(in response to the article found at http://politicalticker.blogs.cnn.com/2011/03/23/maine-governor-orders-labor-mural-takedown/ )
I grew up in Maine, and though we do have a few tall buildings, it is by no means a ‘city’ sort of state. You will not find the concrete jungles of New York, nor will you find the miles and miles and miles of sprawling city that California is so proud of, nor will you find the home offices of international powerhouses of finance or industry.
What you will find is about 1.3 million regular folks (roughly the population of San Diego spread over approximately 95 times the space), trying to get by as best they can in an area known for not a whole hell of a lot. Maine’s biggest exports are blueberries, toothpicks, and Stephen King novels. Common activities involve cursing Mother Nature, enjoying the outdoors, and working your fingers to the f*#$ing bone.
Much – perhaps even most – of Maine’s economy is labor-intensive. Fishing and logging, two of the most labor-intensive and dangerous jobs in the world, are responsible for a lot of the money made and spent there. Shipbuilding, leatherworking, agriculture – you name it, if it’s a pain in the ass to do and doesn’t pay near as well as it should, it’s probably responsible for the economic survival of at least two dozen towns and villages in Maine. The point I am trying to make here is that the vast bulk of folks from Maine fall solidly in the ‘labor’ camp and not that of ‘management’.
Enter Paul LePage, the new Republican governor whose politics are fairly typical of the post “oh crap those Tea Party guys are SERIOUS” Republican Party.
If there’s one thing the Maine government has fairly consistently gotten right, it is appreciation – or at least lip service – for the thousands and thousands of people who bust their humps from dawn to midnight, day after day, to keep the state working. The headquarters of the Department of Labor, for instance, has a gorgeous mural, spanning eleven panels and 36 feet, telling the history of the labor movement in Maine and some of its many conflicts. Students of labor history might remember reading of the massive strikes in 1937 at shoe mills sparked by ridiculously unsafe working practices and discriminatory management, or the strike in 1987 at the paper mill caused, among other reasons, by International Paper’s refusal to address environmental concerns and its attempt to eliminate the only holiday the mills granted its workers.
Furthermore, many of its conference rooms are named after heroes of the labor movement from all over, like the César Chávez room (if you don’t recognize that name immediately, you are doing yourself a great disservice by continuing to read this instead of Googling him), the Frances Perkins room (the Secretary of Labor under Franklin D Roosevelt – and the first woman to hold a department head position in the Federal government), and the William Looney room (a local boy from Portland who grew up to be the chairman of the House Committee on Labor and sponsored a bill limiting working hours for women and children in factories in the late 1800’s).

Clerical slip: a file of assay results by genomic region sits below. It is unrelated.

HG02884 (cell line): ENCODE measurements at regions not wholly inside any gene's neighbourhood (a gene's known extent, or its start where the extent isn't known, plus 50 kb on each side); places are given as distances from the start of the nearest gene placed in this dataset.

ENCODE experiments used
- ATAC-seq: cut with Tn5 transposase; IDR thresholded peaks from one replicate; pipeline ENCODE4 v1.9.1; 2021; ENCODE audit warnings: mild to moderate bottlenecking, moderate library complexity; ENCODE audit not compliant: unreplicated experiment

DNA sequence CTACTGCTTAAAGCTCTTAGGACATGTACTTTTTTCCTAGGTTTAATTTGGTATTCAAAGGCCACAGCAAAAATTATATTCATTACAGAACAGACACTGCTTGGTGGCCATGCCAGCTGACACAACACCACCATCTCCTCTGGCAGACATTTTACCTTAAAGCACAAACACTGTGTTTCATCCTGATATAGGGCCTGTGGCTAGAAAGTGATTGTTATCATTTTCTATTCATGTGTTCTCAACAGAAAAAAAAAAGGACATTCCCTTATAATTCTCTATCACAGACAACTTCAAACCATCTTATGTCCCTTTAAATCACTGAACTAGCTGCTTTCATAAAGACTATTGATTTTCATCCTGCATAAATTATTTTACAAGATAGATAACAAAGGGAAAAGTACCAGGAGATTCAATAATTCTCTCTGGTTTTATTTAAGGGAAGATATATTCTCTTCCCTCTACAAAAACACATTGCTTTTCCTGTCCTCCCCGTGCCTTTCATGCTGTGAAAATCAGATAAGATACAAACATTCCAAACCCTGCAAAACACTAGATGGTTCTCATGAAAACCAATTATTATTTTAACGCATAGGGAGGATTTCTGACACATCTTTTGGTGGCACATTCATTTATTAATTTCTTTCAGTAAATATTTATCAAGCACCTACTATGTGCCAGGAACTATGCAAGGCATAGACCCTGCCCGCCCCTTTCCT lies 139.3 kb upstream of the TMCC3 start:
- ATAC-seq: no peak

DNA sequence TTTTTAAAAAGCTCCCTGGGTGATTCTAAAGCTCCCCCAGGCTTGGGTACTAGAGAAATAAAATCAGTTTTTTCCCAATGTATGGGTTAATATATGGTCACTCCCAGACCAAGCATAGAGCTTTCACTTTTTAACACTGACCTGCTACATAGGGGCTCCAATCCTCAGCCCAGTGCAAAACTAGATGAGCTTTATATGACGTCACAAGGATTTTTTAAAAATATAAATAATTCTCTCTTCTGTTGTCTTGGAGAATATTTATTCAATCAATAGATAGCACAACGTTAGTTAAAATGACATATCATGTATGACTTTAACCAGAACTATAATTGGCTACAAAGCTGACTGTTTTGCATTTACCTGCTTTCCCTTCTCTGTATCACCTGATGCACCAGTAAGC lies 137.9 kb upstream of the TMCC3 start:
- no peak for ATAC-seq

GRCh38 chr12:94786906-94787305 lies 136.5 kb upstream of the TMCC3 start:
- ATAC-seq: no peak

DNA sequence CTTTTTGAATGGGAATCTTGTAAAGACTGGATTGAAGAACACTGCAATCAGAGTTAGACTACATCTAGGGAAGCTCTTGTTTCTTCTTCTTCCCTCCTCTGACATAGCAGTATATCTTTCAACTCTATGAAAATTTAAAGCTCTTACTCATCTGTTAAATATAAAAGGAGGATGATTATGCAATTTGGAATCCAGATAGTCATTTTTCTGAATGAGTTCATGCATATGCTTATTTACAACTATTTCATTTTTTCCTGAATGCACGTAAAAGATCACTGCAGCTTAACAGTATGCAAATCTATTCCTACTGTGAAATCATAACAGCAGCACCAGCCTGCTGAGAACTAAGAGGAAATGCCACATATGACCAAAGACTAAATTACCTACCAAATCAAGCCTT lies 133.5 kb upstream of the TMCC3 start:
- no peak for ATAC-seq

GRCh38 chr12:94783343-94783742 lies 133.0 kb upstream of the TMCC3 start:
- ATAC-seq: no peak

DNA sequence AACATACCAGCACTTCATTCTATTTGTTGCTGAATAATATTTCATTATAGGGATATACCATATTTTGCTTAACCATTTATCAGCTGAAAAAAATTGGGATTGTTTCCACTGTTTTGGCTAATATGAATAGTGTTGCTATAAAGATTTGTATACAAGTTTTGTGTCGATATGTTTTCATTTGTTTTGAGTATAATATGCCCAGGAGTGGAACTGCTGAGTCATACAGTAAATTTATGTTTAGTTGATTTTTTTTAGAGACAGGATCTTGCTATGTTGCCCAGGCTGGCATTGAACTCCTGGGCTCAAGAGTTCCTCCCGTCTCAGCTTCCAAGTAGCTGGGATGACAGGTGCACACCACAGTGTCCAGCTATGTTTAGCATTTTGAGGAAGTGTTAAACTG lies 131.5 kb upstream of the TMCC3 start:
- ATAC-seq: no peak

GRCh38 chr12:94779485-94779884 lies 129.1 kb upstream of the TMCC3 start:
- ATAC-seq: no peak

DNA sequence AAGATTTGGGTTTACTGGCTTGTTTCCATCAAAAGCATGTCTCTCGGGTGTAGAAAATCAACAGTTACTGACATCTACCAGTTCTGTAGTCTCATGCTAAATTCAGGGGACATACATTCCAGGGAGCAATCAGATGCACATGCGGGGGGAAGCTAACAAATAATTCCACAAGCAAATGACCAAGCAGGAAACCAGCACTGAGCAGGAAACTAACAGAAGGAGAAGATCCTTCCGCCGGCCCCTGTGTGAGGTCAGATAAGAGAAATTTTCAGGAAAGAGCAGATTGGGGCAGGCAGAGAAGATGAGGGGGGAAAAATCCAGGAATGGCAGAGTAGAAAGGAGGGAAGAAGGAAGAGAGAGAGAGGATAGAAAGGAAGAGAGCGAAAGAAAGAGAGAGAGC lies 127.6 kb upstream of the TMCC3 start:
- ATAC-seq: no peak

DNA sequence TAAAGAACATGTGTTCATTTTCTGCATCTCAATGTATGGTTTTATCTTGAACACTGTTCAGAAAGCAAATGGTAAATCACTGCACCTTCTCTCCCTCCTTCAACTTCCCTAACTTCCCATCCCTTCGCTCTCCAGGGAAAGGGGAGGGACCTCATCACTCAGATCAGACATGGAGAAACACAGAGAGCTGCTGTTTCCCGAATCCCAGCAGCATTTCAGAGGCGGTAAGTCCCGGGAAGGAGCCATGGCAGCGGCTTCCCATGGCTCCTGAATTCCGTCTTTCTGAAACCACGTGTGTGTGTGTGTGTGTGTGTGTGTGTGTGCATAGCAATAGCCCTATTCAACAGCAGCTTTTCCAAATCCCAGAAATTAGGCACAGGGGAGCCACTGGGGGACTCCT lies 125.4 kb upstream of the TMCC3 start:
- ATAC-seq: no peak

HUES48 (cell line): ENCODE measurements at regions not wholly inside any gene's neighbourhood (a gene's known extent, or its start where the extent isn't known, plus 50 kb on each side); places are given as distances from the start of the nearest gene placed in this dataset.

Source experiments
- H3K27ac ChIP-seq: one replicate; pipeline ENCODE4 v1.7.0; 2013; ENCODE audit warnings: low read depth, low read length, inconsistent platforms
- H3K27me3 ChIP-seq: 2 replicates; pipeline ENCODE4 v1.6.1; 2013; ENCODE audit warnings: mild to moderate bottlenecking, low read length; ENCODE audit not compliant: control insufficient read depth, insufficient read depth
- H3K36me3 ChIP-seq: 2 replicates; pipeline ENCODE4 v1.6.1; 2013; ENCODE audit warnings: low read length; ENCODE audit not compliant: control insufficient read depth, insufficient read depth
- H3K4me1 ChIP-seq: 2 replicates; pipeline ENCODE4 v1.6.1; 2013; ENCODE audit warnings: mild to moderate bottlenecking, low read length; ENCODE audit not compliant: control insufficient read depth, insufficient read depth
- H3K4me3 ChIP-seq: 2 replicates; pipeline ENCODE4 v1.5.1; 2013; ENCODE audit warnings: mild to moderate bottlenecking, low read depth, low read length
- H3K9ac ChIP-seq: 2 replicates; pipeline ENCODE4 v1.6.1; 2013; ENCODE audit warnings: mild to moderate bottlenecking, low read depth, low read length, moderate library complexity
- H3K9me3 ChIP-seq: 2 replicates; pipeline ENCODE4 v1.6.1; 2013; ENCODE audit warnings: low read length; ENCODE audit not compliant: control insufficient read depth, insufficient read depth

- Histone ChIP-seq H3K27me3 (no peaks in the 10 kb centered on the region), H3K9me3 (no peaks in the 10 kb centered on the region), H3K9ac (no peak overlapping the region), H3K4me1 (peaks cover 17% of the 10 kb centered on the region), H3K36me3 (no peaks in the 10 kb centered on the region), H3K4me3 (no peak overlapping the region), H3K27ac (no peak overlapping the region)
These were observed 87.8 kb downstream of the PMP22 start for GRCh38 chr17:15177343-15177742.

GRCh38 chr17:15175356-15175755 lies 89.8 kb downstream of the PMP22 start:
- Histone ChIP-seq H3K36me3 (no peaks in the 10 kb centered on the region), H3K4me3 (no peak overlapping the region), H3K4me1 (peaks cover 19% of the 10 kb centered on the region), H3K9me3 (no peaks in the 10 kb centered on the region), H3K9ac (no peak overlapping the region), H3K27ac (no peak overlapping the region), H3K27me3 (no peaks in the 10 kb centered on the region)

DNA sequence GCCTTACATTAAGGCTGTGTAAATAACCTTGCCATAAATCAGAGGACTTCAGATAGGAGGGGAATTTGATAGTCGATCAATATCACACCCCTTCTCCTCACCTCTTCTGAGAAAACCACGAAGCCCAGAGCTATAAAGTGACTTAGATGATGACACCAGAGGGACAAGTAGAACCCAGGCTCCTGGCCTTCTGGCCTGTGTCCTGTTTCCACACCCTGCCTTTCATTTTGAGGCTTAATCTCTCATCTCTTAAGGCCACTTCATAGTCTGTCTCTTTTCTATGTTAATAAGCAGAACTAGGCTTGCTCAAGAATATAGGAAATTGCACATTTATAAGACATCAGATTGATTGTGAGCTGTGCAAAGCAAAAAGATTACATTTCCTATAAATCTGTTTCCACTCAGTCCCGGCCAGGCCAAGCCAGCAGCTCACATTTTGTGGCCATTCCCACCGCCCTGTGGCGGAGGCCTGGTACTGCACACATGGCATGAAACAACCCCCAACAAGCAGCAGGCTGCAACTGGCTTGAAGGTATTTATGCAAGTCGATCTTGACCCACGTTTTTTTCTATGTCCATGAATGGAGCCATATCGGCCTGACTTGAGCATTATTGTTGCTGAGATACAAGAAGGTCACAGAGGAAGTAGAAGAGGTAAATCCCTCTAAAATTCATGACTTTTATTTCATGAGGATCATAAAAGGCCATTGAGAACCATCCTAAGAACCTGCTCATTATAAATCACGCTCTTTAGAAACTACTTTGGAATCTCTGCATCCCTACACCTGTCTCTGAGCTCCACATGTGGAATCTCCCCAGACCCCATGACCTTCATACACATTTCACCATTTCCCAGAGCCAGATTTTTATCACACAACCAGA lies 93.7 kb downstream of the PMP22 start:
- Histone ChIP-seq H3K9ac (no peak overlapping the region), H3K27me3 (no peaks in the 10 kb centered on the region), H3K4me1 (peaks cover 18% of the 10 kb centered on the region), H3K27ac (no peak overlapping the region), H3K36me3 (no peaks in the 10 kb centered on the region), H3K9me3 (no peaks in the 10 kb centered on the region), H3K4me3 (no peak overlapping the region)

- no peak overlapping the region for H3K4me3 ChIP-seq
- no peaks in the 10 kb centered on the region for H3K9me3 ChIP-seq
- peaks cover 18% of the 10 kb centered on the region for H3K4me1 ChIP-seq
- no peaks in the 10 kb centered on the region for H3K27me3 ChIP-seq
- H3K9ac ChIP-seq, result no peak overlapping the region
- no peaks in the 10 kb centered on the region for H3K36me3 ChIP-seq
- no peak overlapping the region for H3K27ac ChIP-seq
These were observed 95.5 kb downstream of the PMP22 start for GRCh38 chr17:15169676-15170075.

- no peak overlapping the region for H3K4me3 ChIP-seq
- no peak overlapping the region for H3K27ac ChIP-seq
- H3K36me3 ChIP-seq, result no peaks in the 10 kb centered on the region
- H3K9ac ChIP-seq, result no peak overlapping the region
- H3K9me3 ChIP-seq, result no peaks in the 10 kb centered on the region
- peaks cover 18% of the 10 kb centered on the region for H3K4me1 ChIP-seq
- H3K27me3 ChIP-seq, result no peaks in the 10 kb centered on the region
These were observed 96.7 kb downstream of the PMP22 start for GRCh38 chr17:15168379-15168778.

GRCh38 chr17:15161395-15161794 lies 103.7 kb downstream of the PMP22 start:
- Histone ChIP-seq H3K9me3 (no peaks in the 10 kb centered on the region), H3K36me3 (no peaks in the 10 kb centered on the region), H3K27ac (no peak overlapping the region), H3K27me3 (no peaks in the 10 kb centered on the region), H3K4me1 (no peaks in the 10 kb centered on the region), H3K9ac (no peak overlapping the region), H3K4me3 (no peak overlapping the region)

Governor LePage, however, has forgotten the thousands and thousands of people he attained his position on the very backs of, and is ordering the mural removed and the conference rooms renamed. It’s not as friendly to businesses as it should be, you see. Gives the message that Maine cares more about workers than it does about businesses, after all, and we can’t have that.
LePage, even though I no longer live in Maine, I grew up there and spent around two decades in it. I am still enough of a Mainiac to deliver this message to you without the slightest hesitation:
Get the hell out of our state.
For someone who cares so much about business, you certainly have none attempting to quiet the contributions of millions of hard working citizens who built this state from a blank forest to the burgeoning economy it is. You would not have your job if not for the hard working people in the Great State of Maine. The very house you live in, the Blaine House, was built by an old ship’s captain – someone who needed to really understand the delicate balance between labor and management, or risk being chucked overboard by the crew. How do you sleep at night within those walls, given how little you care for the people that put you there? Granted, nobody’s going to be tossing you over the side of a ship anytime soon, but you may find yourself woefully short of friends the next time the ballot boxes come out.
If there is one thing I learned after growing up in Maine, it is never, ever, ever anger someone – much less an entire population – near the tail end of a long, cold winter. Cabin Fever and other frustrations are at their peak, and folks from Maine have long memories. This won’t be forgotten for a long time, and 2015 is not as far off as you think. For that matter, we haven’t tossed a governor out early yet, but since you see no need to hold fast to history and tradition, why should we?